Carter Taylor Seaton

About Carter Taylor Seaton

Carter Taylor Seaton is the author of six books, including Father’s Troubles, The Rebel in the Red Jeep, The Other Morgans, and now, she is the co-author of We Were Legends in Our Own Minds: A Memoir of the Rock Era ’60-79 which chronicles the crazy backstage stories of big-name bands from a venue manager. Over the years, she has been recognized for multiple writing awards including Foreword Indie’s Book of the Year Award in 2003 & 2014, the Ella Dickey Literary Award in 2018, the Weatherford Award in 2017, and more. You can learn more about her at

Notable Books from Carter Taylor Seaton

Advance Praise for We Were Legends in Our Own Minds

“Everyone knows the Fillmore, the Whiskey, CBGB.  Fewer people know the stories of the smaller venues, the local halls, the civic centers along the Great American Highway where live shows brought rock to the masses, and public figures came to stump and speechify. Few knew what it took behind the scenes to get the job done. We Were Legends in Our Own Minds is a distinctive addition to pop culture memoir, a boots-on-the-ground account of a solid quarter-century of who came to town, who trashed the hall, who got the crowd on its feet, and how much sweat and prep were required to make it all happen. By turns dishy, trashy, funny, and deeply serious, it’s never sentimental, and always frank. A true backstage pass.”

– Eric Waggoner, Magnet Magazine

“In his years as director of civic and convention centers from Maine to Georgia during the rock era, Richard Cobb saw it all.  He managed highly temperamental, even downright crazy rock stars who threw fits when they didn’t have their way. He managed to work in arenas so thick with marijuana smoke and noise the music was merely incidental. There were the good times – Fig Newtons with Elvis Presley in Charleston WV – and the bad times such as when Ozzy Osbourne appeared in Huntington WV and swore he wouldn’t swear on stage in this buckle of the Bible-belt. He didn’t keep his promise. If you’re a fan of the wild rock years, this book from this husband-&-wife team is for you.”

-Dave Peyton, former reviewer of The Herald Dispatch

“Richard Cobb’s memoir [co-written with wife Carter Seaton] shines a bright spotlight on the early burgeoning concert venue scene. He helped usher West Virginia, especially, into what it would eventually become: A state of Rock n Roll!”

-Chris Ojeda, lead vocalist of Byzantine

Sometimes the show in the business office is more entertaining than the one on stage. You’ll find that out when you read We Were Legends in Our Own Minds, a colorful book by Richard Cobb and Carter Taylor Seaton that covers Cobb’s decades in the concert business. Times were crazy. He booked Elvis. He presented Lawrence Welk. He put on shows for longhaired rockers and stuffy politicians. Then there was a show in Georgia that never happened…”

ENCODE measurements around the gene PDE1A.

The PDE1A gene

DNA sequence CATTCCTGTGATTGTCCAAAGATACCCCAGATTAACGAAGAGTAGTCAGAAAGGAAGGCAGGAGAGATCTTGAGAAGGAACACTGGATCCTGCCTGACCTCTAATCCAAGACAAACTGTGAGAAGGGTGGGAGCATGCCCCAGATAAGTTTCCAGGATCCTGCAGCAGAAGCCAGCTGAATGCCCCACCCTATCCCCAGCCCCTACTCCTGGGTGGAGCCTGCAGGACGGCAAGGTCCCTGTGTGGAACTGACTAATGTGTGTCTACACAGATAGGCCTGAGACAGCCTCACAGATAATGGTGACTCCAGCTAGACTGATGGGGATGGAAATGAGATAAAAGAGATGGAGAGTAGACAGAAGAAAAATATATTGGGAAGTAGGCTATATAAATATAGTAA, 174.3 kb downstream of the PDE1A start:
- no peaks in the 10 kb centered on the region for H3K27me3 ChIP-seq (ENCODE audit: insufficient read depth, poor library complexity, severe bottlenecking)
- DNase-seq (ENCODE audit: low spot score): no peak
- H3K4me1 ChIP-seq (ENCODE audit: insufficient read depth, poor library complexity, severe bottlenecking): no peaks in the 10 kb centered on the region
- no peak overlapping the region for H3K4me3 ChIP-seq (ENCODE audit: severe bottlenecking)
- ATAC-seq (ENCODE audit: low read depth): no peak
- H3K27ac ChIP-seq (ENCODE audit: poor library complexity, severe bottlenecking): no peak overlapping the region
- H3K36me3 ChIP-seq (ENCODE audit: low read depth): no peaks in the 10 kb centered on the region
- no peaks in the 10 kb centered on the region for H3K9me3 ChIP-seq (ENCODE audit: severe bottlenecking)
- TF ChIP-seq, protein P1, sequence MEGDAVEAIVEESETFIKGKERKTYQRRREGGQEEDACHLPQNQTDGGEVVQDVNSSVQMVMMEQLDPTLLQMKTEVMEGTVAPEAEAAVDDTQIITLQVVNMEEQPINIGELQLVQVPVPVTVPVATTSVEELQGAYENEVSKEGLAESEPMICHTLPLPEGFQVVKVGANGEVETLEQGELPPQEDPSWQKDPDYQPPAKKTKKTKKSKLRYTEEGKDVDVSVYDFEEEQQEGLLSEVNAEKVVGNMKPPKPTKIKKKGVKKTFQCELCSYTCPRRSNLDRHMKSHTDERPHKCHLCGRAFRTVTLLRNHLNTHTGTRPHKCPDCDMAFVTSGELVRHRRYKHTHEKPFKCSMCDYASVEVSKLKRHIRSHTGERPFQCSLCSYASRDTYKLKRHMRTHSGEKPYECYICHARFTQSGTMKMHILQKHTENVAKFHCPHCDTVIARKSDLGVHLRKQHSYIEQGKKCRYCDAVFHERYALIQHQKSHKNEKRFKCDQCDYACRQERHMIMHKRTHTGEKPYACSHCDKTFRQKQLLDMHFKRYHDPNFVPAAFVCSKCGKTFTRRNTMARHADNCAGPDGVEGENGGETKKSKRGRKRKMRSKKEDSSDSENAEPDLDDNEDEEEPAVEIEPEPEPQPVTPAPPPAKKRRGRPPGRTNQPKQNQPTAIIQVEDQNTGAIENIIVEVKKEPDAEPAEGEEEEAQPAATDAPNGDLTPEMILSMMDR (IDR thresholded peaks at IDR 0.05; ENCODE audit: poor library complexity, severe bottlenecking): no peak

— Richard Hyatt, author of The Carters of Plains

Potential Interview Topics

Carter Taylor Seaton is a natural and experienced speaker, comfortable reading and speaking on a variety of topics as evidenced by her role as host for the TV program Chapters. For reference, here’s a video interview she did with the Library Television Network: “West Virginia Author Me and Mary Ann.”

While she’d be happy to discuss other topics, here are a few sample interview topics Seaton feels comfortable speaking about on air and in print:

  • The role of research in writing
  • Truth vs. memory in memoirs
  • Corroboration of memory
  • Interviewing techniques
  • The challenges of co-authorship

And here are a few sample interview questions you might consider when interviewing Seaton:

  • What inspired this memoir?
  • Where do you draw inspiration for your writing in general?
  • You’ve written across multiple genres and categories: Fiction, nonfiction, biography, memoir, and a chapbook for children. You’ve also written short stories and magazine articles or essays. What’s your favorite and why?
  • I understand you also host a television show that features authors, editors, and publishers. What have you learned from talking with them?
  • How did you become a writer? Is this something you’ve always wanted to do?
  • I’ve often heard that “to write, you have to be a reader.” Do you read often? Would you agree with that? When/Where did that interest arise?
  • What are you reading now?

If you would like to review The Other Morgans, interview the author, or publish a feature on her, please contact her publicist Joe at